how that anonymous assemblage, an eighteenth century crew, commented on Cook's including fresh greens of almost any description in their soup. He notes that "it was No Uncommon thing when Swallowing Over these Messes to Curse him heartyly and wish for gods Sake that he might be Obledged to Eat such Damned Stuff Mixed with his Broth as Long as he Lived." But who was this James Cook, who introduced a new world in the Pacific to the generations succeeding him? He was born in the tiny village of Marton in the Cleveland Hills of Yorkshire on 27 October, 1728. His father, also James (he would have pronounced it "Jam us" from the Celtic Shamus, and the Gaelic Hamish), was a Scottish farm laborer from Ednam in Roxburghshire, who had come south to England seeking employment. He" found a place," (as he would have said), and he "found a lass," Grace Pace from nearby Stainton, whom he wed on 10 October, 1725. They settled at Ormesby, later moving to Marton where Cook Senior worked for a local farmer, Mr. Newburn. They were sober, responsible, industrious folk. Their son James was born several years later in a tiny "clay biggin", a tworoomed, thatch-roofed cottage. When James was eight his father became "hind" or "bailiff" (farm manager) to Mr. Thomas Skottowe of Airyholm Farm, who belonged to the gentry. Recognizing young Cook's promise, Squire Skottowe paid for his attendance at the day school in nearby Great Ayton, locally pronounced "Canny Yatton." The Postgate School, run by Mr. Pullen in Cook's day, still stands in this lovely old village overlooking the lazily nowing brook, Leven. It was rebuilt in the 1780s and is now a Cook museum. Airyholm Farm where young Cook lived from 1736 till 1745, acting as stable boy to his father, still nestles in the shadows of Easby Hitt and the peak of Roseberry Topping in the lovely rural countryside, between the Moors and Dales of North Yorkshire. On a warm spring afternoon in 1977 I was shown over this still nourishing farm by the friendly 13-year old farmer's son. He spoke with perhaps the same provincial turn of speech the young Cook used, though he covered the farm's dirt roads by means of a Honda. At the age of seventeen Cook became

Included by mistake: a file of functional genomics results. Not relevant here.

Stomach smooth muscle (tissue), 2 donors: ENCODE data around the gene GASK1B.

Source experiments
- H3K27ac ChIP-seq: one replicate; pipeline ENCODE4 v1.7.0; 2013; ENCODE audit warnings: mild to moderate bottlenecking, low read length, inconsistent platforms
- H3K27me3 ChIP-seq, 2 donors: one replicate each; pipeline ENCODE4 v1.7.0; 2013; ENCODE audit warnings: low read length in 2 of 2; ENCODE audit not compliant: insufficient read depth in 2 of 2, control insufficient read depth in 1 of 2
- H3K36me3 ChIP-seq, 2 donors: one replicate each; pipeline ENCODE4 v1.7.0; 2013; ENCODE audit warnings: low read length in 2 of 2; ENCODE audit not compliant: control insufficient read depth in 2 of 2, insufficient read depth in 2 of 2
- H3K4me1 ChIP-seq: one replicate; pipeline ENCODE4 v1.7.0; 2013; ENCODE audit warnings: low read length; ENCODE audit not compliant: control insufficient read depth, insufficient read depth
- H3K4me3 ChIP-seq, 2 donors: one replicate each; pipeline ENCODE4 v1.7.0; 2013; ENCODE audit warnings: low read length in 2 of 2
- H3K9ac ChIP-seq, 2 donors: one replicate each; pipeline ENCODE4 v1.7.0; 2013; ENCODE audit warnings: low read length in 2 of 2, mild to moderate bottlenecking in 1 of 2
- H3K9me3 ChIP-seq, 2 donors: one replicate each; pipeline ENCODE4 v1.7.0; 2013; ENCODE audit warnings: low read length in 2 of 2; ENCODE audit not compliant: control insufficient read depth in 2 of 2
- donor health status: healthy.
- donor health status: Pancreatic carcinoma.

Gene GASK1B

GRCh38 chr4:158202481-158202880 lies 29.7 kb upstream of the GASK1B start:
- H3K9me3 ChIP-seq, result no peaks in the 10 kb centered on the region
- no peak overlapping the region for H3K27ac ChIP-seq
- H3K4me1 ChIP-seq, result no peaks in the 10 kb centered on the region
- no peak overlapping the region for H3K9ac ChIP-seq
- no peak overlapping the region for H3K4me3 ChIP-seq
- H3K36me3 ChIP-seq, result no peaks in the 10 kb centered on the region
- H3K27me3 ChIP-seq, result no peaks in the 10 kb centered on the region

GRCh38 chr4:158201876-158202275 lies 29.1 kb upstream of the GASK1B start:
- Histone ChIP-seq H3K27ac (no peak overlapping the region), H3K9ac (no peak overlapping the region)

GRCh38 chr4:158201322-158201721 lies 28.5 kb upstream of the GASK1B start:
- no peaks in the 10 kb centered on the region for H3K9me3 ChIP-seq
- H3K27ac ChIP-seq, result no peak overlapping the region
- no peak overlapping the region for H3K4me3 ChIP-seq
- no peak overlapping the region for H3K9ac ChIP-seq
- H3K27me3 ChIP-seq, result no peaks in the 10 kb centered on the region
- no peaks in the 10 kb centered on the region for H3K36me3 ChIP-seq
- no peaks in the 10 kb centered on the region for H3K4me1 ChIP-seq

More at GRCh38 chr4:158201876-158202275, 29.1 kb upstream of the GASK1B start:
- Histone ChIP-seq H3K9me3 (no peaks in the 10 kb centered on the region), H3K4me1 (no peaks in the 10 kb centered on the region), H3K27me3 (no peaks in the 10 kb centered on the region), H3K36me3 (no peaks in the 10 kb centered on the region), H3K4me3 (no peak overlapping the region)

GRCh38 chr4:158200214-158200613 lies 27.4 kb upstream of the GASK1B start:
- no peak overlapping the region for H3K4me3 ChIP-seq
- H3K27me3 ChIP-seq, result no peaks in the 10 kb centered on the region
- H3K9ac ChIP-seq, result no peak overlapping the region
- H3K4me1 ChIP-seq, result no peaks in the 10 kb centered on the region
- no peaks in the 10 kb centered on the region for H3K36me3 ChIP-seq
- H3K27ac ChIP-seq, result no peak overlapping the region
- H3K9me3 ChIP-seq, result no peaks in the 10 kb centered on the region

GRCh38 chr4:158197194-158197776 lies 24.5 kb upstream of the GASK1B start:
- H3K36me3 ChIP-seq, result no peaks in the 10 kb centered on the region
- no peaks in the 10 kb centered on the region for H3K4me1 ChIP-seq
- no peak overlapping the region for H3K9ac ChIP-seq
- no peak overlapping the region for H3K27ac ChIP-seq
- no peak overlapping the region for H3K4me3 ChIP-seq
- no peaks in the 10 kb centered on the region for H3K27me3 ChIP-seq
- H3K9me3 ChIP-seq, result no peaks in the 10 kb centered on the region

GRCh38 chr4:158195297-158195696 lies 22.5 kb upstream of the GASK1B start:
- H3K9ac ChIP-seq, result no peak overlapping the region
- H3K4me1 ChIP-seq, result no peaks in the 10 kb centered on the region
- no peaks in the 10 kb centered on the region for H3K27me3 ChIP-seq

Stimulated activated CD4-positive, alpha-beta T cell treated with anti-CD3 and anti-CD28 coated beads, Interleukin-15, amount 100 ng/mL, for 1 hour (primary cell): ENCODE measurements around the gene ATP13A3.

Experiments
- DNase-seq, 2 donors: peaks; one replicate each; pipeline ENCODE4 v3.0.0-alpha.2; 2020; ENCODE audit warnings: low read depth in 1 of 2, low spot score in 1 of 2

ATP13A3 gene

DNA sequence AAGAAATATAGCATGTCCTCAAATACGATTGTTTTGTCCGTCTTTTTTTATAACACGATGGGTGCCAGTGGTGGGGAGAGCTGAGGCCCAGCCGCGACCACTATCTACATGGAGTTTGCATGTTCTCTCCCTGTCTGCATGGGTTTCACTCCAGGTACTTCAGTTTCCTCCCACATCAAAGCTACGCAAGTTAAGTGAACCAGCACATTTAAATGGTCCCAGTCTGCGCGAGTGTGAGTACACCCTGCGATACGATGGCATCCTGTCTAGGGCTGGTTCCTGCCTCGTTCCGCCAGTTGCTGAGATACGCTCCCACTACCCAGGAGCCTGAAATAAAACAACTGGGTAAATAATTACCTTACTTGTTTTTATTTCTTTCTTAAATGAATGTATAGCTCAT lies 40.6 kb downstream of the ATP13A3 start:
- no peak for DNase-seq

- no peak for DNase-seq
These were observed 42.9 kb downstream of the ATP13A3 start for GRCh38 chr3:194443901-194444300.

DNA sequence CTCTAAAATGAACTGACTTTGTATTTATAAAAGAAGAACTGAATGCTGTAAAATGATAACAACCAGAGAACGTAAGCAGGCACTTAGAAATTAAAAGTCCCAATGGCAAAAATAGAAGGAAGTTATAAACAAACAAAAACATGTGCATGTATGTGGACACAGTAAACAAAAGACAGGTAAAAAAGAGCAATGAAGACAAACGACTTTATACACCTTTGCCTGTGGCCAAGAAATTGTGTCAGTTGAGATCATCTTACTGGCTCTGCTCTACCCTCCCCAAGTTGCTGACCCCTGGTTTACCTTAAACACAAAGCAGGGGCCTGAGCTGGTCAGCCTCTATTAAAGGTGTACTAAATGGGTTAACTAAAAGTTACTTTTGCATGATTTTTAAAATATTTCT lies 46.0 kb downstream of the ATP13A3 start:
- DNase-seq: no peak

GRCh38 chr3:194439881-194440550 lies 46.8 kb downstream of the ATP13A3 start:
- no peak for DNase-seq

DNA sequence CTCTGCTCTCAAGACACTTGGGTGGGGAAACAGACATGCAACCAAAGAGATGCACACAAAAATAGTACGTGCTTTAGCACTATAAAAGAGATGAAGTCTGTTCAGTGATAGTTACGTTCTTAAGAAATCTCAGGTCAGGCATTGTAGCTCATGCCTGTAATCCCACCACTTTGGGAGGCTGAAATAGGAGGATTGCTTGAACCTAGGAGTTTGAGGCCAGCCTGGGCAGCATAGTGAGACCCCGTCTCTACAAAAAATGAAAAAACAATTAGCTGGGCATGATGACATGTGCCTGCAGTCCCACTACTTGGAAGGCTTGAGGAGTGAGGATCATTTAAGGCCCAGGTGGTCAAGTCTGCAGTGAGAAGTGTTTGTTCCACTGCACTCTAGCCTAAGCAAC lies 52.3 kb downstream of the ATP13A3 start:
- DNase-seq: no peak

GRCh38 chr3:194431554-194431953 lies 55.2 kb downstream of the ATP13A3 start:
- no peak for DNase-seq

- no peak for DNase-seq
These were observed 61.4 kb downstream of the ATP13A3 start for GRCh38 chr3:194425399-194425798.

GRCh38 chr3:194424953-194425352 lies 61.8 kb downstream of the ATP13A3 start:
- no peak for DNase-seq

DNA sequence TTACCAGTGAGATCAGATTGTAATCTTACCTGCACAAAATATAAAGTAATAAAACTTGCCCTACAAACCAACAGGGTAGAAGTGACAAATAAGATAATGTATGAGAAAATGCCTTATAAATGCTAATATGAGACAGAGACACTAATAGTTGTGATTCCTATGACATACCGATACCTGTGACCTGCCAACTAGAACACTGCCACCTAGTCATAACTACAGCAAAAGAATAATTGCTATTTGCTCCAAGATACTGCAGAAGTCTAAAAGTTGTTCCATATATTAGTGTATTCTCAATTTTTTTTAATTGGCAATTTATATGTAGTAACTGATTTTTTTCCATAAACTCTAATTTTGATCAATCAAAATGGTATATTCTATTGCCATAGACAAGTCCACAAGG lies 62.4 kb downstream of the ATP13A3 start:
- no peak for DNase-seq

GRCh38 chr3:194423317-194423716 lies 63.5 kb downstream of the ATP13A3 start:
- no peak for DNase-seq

SEA HISTORY, SUMMER 1978

Sea History 011 - Summer 1978  

7 IN CLIO'S CAUSE, by RADM Joseph M. Wylie, USN (ret.) • 10 TALL SHIPS IN THE PACIFIC, by Peter Stanford • 12 CAPTAIN JAMES COOK, by Oswald...

Sea History 011 - Summer 1978  

7 IN CLIO'S CAUSE, by RADM Joseph M. Wylie, USN (ret.) • 10 TALL SHIPS IN THE PACIFIC, by Peter Stanford • 12 CAPTAIN JAMES COOK, by Oswald...